The most widely used Name Server Software

Last modified: May 21, 2014

BIND is open source software that implements the Domain Name System (DNS) protocols for the Internet. It is a reference implementation of those protocols, but it is also production-grade software, suitable for use in high-volume and high-reliability applications.

BIND is by far the most widely used DNS software on the Internet, providing a robust and stable platform on top of which organizations can build distributed computing systems with the knowledge that those systems are fully compliant with published DNS standards.

What is BIND?

BIND is an implementation of the Domain Name System (DNS) protocols. The name BIND stands for “Berkeley Internet Name Domain”, because the software originated in the early 1980s at the University of California at Berkeley. In recent years, the word BIND has become, like “radar” and “laser”, more word than acronym.

The DNS protocols are part of the core Internet standards. They specify the process by which one computer can find another computer on the basis of its name. ‘An implementation of DNS protocols’ means our software distribution contains all of the software necessary for asking and answering name service questions.

The BIND software distribution has three parts:

A Domain Name System server

A program called “named” (pronounced “name-dee”), which stands for Name Daemon, answers all received questions by following the rules specified in the DNS protocol standards. You can provide DNS services on the Internet by installing this software on a server computer and giving it correct information about your domain names.

A Domain Name System resolver library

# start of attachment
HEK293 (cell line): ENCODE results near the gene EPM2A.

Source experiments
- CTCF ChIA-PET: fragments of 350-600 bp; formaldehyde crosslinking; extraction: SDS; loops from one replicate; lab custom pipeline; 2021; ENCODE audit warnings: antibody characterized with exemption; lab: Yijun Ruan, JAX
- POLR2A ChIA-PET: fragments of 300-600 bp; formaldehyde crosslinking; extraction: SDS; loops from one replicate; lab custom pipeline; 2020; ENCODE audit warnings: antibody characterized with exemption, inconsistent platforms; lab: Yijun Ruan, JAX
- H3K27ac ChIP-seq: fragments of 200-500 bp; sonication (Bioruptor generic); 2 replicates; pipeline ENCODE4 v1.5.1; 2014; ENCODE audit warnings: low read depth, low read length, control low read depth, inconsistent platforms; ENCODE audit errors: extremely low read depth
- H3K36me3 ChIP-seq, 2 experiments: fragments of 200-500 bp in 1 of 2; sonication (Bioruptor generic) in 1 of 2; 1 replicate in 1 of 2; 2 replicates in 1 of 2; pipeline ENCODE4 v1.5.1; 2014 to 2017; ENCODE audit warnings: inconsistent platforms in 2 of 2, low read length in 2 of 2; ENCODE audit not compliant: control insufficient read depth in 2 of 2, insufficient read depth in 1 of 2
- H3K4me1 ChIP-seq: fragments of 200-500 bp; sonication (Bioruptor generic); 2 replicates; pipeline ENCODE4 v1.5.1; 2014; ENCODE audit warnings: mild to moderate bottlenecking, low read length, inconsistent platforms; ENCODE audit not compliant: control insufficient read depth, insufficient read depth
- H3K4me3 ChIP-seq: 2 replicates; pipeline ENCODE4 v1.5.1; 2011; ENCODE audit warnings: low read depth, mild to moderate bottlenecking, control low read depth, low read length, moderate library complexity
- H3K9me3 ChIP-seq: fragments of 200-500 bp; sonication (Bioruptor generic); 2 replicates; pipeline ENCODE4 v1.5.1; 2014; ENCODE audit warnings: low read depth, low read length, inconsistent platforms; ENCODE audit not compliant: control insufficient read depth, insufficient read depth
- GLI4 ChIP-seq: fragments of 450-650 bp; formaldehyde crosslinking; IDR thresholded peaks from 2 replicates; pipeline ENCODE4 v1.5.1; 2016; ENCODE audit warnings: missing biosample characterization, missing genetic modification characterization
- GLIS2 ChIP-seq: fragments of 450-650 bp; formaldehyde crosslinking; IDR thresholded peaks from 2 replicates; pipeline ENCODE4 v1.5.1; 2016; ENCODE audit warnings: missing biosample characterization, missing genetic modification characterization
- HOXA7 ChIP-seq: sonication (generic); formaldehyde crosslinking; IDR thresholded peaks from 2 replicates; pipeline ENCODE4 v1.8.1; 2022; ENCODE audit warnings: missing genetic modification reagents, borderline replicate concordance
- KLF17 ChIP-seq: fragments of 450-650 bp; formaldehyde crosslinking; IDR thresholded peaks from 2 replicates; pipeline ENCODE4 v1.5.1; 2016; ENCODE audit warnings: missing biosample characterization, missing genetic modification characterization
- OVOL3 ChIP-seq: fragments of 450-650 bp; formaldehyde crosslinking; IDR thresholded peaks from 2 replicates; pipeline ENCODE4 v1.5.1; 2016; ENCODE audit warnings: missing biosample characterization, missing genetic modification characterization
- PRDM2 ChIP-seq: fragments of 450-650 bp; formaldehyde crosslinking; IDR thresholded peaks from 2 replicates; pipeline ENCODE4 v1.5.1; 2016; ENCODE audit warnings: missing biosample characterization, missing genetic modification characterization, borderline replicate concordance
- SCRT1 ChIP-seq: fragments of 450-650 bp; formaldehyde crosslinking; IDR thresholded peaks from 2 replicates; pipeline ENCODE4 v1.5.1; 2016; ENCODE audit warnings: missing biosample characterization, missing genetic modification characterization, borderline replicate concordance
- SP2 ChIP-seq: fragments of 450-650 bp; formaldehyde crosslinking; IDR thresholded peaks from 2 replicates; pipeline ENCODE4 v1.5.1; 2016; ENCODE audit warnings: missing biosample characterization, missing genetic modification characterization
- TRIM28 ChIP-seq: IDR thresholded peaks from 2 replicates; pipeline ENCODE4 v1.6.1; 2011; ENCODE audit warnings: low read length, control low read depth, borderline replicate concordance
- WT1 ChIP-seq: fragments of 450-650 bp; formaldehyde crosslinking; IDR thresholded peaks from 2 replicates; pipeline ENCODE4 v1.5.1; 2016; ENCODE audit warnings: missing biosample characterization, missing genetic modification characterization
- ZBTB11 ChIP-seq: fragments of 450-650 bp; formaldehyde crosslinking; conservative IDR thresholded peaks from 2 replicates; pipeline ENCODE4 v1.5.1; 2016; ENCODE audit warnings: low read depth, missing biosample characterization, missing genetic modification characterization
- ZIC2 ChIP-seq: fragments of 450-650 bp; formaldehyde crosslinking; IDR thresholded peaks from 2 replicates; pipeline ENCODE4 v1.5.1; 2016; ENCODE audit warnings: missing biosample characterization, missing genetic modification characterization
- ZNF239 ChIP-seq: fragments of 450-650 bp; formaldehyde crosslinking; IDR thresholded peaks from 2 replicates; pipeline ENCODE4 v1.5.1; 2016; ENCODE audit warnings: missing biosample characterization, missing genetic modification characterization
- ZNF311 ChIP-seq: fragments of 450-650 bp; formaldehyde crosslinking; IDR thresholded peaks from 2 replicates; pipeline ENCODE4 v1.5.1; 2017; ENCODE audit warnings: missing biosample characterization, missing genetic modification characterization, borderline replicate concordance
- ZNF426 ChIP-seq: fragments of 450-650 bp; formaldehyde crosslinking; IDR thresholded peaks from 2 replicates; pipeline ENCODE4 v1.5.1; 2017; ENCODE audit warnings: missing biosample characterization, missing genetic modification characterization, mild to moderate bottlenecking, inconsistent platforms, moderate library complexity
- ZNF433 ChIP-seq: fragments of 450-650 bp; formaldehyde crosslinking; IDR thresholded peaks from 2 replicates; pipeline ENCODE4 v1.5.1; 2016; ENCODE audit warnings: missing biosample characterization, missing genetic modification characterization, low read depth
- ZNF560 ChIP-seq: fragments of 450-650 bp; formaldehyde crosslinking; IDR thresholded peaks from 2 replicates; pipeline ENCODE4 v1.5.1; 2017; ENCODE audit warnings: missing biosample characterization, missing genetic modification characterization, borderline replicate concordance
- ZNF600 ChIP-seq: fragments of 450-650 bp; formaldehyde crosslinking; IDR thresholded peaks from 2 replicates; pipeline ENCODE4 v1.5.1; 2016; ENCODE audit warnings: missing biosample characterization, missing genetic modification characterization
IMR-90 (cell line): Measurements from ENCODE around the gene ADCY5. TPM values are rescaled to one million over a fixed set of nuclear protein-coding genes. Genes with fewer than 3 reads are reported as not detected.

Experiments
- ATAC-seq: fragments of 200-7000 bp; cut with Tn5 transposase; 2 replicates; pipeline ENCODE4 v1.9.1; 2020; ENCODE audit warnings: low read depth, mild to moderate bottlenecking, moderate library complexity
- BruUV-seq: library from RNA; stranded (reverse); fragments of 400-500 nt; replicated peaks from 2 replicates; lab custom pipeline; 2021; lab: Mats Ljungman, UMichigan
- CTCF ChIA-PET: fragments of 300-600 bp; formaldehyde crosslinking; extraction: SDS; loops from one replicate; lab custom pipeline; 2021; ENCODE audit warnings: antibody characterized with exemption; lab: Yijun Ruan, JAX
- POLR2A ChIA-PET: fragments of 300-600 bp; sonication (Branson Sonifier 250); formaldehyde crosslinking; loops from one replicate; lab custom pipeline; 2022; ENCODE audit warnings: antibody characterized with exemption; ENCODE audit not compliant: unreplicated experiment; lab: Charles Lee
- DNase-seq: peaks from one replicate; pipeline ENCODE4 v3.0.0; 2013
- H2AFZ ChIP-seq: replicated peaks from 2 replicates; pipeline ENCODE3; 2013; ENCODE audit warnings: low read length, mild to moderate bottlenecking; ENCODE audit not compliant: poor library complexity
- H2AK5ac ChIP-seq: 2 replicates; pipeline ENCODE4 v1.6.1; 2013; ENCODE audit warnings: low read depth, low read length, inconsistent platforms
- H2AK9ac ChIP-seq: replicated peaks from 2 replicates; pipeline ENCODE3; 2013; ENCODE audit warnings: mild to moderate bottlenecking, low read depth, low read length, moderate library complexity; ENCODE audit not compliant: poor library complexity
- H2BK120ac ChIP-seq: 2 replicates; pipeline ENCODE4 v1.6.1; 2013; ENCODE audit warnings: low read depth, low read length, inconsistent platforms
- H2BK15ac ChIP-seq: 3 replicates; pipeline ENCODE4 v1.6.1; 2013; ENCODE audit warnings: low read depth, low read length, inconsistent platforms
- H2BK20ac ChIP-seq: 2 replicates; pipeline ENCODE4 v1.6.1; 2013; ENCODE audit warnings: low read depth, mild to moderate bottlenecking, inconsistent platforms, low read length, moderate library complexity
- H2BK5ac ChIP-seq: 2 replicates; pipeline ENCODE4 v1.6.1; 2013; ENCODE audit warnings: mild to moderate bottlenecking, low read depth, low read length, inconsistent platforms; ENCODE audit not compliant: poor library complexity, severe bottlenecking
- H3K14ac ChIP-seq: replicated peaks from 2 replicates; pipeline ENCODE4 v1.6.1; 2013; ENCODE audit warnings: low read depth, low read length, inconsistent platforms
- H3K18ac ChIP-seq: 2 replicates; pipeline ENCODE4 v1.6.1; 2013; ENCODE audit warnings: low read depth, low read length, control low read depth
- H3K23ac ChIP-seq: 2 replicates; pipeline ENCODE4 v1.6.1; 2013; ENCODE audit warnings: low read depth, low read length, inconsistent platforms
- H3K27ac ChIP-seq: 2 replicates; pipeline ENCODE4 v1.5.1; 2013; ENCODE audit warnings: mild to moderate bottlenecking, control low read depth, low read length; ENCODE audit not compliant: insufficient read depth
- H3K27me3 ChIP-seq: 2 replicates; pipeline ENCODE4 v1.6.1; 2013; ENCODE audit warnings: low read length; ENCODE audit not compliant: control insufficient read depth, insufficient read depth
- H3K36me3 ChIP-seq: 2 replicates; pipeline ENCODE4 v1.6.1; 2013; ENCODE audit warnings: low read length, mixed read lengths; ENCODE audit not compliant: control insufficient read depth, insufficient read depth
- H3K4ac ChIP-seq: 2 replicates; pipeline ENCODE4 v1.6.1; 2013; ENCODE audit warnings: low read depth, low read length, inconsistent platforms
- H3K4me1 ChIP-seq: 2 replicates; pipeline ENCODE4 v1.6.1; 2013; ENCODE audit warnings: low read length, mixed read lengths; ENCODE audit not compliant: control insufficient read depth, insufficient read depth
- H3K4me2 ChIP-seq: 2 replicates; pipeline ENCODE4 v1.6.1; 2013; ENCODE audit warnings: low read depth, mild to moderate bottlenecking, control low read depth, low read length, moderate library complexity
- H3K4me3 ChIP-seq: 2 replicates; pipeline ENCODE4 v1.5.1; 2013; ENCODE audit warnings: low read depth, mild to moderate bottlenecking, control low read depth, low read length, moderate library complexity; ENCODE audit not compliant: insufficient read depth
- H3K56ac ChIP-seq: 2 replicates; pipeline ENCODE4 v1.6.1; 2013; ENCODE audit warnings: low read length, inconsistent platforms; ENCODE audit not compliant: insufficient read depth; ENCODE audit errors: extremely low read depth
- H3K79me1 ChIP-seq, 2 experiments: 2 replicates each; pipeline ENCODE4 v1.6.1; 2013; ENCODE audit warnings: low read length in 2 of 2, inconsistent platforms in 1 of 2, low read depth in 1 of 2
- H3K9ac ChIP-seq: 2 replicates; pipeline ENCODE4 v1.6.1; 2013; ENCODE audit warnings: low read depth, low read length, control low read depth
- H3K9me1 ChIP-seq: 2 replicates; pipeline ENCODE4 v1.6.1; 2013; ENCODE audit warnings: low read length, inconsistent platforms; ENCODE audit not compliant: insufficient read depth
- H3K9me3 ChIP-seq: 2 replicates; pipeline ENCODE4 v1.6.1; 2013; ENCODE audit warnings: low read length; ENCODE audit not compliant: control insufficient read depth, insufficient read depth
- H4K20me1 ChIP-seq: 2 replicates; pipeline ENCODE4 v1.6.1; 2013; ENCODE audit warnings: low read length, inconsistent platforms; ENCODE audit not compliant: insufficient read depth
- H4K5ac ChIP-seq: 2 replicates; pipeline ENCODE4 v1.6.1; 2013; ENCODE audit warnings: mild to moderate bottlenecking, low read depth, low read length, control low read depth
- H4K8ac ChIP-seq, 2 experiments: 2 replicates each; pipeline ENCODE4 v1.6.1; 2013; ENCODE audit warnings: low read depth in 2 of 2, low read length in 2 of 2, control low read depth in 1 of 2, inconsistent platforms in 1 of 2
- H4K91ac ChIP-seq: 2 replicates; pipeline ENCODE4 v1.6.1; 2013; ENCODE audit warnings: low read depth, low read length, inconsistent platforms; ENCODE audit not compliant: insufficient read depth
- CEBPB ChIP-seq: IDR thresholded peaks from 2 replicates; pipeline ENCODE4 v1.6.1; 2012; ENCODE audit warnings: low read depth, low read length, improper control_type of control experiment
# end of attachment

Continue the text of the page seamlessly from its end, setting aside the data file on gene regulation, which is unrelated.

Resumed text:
resolver is a program that resolves questions about names by sending those questions to appropriate servers and responding appropriately to the servers’ replies. A resolver library is a collection of software components that a programmer can add to software being developed, which will give that software the ability to resolve names. For example, a programmer who was programming a new web browser does not need to create the part of it that looks up names in DNS; he or she can plug in the resolver library and then send questions to the library software components. This saves time (the programmer does not need to re-invent that particular wheel) and helps ensure that the new browser correctly follows the DNS standards.

Software tools for testing servers

These are the tools we use, and we include them in the distribution to assist you with your own diagnostics.

When you install an operating system on your computer, that operating system will contain whatever resolver library its developers selected for it. When you set up a server computer, its vendor usually has provided some DNS server software (usually BIND) so that the server will work as delivered. Because BIND faithfully implements the DNS protocols, there is no need for the resolver (which asks questions) and the server (which answers questions) to be running the same software.

Resources and Support

Mailing Lists

ISC hosts two active public mailing lists, one for announcements and one for discussion related to BIND and BIND development. The announcement list can be reached via bind-announce, and the BIND users list can be reached via bind-users. We also provide expert professional support for our enterprise users via You can reach our support team by filling out the form at

Click here to manage your subscription to these or any other ISC-hosted mailing lists.

Feature Requests and Bug Reporting